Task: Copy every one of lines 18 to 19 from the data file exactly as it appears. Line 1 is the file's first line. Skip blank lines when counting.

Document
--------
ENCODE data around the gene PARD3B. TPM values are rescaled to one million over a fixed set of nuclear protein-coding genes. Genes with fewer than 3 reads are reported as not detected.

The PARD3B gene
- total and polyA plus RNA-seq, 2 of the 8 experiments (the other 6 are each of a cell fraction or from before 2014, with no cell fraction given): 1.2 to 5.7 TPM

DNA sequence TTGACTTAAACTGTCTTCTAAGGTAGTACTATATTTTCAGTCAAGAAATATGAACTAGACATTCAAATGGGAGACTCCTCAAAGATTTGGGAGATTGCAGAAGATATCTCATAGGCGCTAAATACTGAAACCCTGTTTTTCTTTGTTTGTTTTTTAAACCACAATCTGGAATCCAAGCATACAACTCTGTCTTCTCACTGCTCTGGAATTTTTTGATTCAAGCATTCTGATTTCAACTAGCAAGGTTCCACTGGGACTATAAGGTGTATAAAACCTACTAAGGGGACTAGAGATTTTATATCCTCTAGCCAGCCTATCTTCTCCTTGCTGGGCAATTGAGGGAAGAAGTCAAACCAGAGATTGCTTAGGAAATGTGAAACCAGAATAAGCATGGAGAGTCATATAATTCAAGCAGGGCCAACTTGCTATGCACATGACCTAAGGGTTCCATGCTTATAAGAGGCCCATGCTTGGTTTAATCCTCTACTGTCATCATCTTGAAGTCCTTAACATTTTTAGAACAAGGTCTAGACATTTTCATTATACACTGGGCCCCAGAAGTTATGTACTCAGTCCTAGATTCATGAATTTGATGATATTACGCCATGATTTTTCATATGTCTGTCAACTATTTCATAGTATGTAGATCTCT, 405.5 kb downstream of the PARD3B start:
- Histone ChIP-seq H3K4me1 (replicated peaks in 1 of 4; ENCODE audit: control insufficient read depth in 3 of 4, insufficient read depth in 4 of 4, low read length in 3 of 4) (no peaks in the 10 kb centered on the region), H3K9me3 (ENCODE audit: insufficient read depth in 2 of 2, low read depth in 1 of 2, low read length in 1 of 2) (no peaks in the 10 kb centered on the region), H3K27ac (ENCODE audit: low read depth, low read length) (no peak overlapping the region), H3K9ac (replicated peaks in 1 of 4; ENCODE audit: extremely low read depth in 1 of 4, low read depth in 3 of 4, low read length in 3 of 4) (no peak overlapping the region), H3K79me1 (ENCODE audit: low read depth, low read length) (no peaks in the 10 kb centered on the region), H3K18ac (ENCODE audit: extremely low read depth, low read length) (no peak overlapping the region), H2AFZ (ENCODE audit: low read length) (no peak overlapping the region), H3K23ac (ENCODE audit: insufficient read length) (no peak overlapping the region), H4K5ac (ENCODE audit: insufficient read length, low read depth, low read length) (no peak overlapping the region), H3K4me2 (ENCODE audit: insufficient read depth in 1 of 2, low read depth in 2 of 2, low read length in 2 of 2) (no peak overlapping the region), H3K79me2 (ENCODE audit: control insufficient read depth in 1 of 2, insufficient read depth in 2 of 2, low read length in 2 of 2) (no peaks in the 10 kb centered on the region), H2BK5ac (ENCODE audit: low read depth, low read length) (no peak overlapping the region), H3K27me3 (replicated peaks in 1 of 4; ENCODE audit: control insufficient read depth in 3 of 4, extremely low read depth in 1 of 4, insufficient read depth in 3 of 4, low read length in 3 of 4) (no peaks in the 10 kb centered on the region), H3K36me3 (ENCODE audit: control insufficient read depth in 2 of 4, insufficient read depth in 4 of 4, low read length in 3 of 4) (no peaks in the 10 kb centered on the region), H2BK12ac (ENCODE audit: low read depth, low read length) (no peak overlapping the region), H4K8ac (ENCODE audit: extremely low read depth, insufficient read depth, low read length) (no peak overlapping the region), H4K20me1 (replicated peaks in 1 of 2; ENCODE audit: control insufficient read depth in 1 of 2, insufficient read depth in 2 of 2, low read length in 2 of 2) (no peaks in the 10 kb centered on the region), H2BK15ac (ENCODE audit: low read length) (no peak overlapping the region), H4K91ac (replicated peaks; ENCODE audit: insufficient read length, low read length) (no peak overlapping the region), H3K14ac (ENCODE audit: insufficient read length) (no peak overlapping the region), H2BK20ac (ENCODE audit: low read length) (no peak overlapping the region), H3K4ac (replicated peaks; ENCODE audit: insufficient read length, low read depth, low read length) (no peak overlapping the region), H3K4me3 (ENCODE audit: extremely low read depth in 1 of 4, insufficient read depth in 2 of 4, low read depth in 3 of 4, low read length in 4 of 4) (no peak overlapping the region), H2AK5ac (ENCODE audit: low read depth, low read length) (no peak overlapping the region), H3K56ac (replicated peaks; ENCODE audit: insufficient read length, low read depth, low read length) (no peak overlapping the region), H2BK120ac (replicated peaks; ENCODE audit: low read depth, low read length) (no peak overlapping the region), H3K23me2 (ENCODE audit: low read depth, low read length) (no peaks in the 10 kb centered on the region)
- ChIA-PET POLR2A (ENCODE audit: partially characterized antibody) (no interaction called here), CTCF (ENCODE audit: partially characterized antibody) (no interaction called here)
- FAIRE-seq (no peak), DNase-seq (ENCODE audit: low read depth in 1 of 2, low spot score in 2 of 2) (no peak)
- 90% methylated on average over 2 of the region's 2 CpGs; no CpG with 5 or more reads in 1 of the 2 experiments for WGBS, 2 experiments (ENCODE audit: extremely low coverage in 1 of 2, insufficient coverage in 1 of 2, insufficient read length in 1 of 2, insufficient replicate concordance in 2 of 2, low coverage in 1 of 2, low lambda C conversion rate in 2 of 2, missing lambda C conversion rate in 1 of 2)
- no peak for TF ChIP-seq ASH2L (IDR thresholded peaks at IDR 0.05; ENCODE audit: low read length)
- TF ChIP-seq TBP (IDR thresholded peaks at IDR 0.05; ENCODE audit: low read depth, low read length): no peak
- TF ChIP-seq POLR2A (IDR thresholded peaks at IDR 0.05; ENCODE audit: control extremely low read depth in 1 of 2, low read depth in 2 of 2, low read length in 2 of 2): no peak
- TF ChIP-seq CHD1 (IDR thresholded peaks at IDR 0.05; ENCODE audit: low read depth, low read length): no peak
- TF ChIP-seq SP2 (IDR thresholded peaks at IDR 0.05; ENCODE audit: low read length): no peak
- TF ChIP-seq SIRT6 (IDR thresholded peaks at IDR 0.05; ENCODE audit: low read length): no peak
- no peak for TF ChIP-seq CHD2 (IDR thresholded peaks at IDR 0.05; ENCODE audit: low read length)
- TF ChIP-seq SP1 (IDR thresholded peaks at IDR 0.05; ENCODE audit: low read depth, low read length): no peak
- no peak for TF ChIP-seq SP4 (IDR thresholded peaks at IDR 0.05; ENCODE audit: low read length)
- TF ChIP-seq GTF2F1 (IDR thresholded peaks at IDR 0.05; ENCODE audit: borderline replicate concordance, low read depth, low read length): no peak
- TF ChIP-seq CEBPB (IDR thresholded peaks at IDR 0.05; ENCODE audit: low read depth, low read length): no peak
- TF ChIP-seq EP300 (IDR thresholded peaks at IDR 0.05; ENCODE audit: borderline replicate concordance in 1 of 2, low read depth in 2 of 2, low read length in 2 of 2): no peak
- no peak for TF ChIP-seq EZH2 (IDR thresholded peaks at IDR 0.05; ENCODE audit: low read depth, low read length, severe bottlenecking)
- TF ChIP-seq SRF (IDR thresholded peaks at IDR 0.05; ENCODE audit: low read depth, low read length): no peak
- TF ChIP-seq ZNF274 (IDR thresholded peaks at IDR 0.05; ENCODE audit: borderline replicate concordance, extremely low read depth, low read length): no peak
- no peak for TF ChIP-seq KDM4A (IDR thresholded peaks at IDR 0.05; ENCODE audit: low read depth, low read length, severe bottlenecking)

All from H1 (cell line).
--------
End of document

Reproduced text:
- TF ChIP-seq GTF2F1 (IDR thresholded peaks at IDR 0.05; ENCODE audit: borderline replicate concordance, low read depth, low read length): no peak
- TF ChIP-seq CEBPB (IDR thresholded peaks at IDR 0.05; ENCODE audit: low read depth, low read length): no peak